A good leader is a visionary, not a dreamer: someone who not only dreams and talks about a better world but steps up to realize his vision.

A good leader is innovative and creative: someone who seeks new solutions to a problem and provides the knowledge and methods to take them into action.

A good leader is passionate: someone who is driven by a passion about his or her work to improve the current situation.

A good leader has courage: someone who rises and takes initiative in difficult times.

A transformative leader is an inspiration: someone who inspires, encourages, and helps other people achieving improvement. In this spirit, we proudly announce the 2017 Sight and Life Nutrition Leadership Award.

The submissions will be narrowed down to the top five candidates. A committee, which includes past winners, will then determine the recipient of the Sight and Life Nutrition Leadership Award. 

Selection Committee Members:
Dr Klaus Kraemer, Sight and Life
Dr. Purnima Kashyap, Senior Advisor at Scaling Up Nutrition Movement
Dr David Nabarro, 2012 Recipient of the SAL Nutrition Leadership Award
Dr Robert Black, 2013 Recipient of the SAL Nutrition Leadership Award
Dr Anna Lartey, 2014 Recipient of the SAL Nutrition Leadership Award
Dr Shawn Baker, 2015 Recipient of the SAL Nutrition Leadership Award

Nominations closed on October 26, 2017.

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Join us on Monday, October 16 from 8:00 to 10:00 at the International Congress for Nutrition (ICN) in Argentina for The Biology of the First 1,000 Days book release. For more details on the session click here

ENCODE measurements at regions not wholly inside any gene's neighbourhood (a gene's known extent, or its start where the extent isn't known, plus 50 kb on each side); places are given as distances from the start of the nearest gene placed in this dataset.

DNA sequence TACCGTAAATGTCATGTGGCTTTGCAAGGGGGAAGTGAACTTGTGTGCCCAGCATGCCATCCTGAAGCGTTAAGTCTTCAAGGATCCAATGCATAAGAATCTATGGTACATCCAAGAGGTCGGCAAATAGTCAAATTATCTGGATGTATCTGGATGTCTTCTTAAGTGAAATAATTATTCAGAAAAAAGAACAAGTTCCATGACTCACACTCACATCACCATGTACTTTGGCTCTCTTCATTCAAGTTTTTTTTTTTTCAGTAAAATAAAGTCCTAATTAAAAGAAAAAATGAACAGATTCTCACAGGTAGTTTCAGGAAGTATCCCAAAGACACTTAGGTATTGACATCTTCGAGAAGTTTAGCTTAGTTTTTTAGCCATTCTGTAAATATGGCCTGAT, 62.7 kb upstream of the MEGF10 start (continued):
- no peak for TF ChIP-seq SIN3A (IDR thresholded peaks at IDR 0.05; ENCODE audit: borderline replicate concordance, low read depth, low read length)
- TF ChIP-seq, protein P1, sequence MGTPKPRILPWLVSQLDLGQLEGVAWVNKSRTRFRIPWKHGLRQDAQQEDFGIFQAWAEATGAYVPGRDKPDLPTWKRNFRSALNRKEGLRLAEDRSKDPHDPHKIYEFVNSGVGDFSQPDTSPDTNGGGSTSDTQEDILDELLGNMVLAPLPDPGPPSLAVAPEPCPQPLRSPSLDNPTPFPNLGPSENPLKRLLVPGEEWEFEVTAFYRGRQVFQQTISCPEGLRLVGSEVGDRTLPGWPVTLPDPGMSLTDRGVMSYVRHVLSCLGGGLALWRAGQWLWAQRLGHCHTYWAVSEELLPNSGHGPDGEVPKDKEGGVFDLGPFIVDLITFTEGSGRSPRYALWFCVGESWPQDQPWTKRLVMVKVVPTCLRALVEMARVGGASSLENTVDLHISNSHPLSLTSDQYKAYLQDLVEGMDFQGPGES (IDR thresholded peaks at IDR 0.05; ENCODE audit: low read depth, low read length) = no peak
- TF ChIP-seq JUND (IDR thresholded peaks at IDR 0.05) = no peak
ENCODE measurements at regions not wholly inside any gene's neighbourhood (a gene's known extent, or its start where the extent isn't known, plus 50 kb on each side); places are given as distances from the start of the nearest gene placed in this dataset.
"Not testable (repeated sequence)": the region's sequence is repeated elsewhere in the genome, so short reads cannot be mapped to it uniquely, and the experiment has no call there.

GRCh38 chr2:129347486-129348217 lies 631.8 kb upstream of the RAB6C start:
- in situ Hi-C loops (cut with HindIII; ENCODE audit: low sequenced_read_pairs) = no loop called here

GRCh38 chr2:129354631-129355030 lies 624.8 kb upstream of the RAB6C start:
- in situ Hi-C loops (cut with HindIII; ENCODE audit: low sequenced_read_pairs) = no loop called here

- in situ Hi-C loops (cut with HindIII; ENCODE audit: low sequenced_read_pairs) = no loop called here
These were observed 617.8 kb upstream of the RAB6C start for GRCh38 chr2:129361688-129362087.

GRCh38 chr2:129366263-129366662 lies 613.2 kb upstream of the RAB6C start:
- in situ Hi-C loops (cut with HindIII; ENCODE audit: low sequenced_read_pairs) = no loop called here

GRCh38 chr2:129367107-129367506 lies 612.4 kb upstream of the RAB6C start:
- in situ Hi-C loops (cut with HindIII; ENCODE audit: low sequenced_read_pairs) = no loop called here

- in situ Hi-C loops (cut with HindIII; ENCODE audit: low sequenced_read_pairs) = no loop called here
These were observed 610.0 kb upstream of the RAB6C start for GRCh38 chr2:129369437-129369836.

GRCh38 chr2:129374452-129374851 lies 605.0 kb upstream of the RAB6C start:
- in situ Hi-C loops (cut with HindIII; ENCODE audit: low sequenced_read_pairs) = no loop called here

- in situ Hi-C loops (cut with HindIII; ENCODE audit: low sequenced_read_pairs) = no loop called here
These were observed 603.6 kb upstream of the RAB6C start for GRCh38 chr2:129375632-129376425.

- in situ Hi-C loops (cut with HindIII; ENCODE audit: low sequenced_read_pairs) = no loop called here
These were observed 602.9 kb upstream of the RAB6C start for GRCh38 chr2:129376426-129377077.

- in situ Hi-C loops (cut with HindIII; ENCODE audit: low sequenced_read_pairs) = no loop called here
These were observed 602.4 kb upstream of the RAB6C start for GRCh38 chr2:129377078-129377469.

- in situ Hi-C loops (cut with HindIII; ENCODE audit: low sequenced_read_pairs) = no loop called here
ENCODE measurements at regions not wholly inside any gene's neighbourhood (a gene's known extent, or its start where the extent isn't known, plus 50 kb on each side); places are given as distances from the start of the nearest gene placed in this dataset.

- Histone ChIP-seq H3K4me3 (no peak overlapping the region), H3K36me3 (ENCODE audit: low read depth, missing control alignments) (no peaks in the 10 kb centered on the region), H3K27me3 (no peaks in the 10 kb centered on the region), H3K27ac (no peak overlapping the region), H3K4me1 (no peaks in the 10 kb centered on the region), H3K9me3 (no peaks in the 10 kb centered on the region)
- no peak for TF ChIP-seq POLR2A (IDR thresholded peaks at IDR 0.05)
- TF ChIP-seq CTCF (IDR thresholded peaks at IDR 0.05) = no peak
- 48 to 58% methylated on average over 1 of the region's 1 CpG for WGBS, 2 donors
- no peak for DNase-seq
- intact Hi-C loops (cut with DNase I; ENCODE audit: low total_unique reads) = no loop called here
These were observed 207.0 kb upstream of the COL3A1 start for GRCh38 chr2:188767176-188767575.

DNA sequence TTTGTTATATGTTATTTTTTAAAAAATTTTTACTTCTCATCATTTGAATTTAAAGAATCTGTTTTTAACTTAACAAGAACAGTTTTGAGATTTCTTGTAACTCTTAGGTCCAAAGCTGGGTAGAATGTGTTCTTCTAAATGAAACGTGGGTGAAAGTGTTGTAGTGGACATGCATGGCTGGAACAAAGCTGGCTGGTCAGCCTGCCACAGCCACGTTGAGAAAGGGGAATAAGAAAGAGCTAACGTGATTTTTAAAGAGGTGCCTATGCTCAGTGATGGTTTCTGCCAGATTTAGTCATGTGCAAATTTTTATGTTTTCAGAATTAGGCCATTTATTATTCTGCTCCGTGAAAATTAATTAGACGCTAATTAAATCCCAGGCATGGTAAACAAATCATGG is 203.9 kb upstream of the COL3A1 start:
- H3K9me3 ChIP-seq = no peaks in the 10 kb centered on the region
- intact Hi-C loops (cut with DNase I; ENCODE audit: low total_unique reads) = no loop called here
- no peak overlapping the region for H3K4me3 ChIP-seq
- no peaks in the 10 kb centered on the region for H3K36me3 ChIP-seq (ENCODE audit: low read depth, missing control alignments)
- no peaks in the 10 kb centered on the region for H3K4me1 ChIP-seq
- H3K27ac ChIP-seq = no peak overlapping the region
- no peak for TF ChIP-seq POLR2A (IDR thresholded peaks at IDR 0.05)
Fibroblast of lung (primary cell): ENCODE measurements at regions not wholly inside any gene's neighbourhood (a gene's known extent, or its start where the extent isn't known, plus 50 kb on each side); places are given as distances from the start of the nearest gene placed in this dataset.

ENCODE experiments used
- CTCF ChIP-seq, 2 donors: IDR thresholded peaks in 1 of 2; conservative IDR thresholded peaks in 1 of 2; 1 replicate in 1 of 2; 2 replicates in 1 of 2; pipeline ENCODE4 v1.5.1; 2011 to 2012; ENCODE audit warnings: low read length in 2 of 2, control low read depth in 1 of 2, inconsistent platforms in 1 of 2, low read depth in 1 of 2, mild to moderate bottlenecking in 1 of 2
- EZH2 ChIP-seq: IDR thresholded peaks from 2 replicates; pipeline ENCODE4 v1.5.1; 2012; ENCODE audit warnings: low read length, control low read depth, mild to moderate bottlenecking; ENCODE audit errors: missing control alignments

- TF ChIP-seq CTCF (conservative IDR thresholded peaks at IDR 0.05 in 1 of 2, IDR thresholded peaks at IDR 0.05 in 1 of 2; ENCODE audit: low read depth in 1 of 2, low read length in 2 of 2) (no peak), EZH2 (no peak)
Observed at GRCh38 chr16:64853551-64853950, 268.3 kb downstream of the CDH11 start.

Abstract

The first 1,000 days, from conception to two years of age, is a critical period of growth and development. Exposures to dietary, environmental, hormonal, and other stressors during this window have been associated with an increased risk of poor health outcomes, some of which are irreversible. The book, The Biology of the First 1,000 Days, addresses this crucial interval of early life across biological disciplines, linking concepts related to all biological fields to outcomes during the first 1,000 days (e.g. fetal growth and pregnancy outcomes) and beyond (e.g. gut microbiome and cardiovascular disease later in life). The strength of this book lies in its cross-disciplinary nature.

Features

–  Summarizes the importance and irreversible nature of growth and nutrition experienced in the first 1,000 days of life

– Outlines the negative impacts of malnutrition, hormonal stressors, environmental enteropathies, inadequate early growth, and others on later life

– Examines the biology and pathophysiology of the myriad influences on early health and development

– Reviews normal and abnormal fetal and infant development associated with prenatal and postnatal exposures

– Provides suggestions for interventions mitigating poor fetal and early postnatal conditions

Editors

Crystal Karakochuk, PhD, RD
Assistant Professor, Human Nutrition
Faculty of Land and Food Systems, University of British Columbia
Investigator, Healthy Starts, BC Children’s Hospital Research Institute

Kyly Whitfield, PhD
Assistant Professor, Department of Applied Human Nutrition, Mount Saint Vincent University

Prof Tim Green
Affiliate Professor Discipline of Paediatrics and Reproductive Health, School of Medicine, The University of Adelaide

Klaus Kraemer
Director of Sight and Life and Adjunct Professor Johns Hopkins School of Public Health

Reviews